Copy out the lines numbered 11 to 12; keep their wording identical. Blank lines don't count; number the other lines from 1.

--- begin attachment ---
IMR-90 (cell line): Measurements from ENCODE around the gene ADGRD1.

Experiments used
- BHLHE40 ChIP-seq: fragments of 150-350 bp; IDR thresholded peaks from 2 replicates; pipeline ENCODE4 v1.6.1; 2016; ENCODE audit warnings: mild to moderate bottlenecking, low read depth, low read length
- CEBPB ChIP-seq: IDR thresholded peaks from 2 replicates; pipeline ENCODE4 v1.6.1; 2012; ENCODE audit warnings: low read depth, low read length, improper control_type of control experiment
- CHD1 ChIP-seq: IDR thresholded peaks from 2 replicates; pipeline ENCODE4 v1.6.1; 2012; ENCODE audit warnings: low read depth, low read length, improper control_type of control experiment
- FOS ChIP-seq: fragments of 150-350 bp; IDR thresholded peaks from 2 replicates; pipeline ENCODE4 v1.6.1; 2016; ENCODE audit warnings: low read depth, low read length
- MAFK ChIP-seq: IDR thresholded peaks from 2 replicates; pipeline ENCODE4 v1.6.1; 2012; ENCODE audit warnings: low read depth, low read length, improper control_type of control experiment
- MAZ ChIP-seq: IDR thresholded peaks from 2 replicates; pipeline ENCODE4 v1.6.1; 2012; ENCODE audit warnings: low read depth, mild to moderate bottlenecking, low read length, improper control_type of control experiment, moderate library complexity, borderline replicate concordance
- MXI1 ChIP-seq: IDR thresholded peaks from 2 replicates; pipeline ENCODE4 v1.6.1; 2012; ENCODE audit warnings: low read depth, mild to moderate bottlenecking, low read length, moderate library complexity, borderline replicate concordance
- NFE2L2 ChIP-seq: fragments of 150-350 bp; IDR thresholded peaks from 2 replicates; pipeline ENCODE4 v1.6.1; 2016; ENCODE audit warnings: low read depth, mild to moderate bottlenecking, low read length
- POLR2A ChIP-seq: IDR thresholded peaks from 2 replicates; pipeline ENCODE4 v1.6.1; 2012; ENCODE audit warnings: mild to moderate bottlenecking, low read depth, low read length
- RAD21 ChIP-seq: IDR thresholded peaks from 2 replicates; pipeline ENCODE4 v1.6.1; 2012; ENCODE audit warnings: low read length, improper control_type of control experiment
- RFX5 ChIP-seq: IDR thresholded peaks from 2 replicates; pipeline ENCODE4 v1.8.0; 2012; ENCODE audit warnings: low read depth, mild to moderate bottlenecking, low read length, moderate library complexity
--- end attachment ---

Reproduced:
- POLR2A ChIP-seq: IDR thresholded peaks from 2 replicates; pipeline ENCODE4 v1.6.1; 2012; ENCODE audit warnings: mild to moderate bottlenecking, low read depth, low read length
- RAD21 ChIP-seq: IDR thresholded peaks from 2 replicates; pipeline ENCODE4 v1.6.1; 2012; ENCODE audit warnings: low read length, improper control_type of control experiment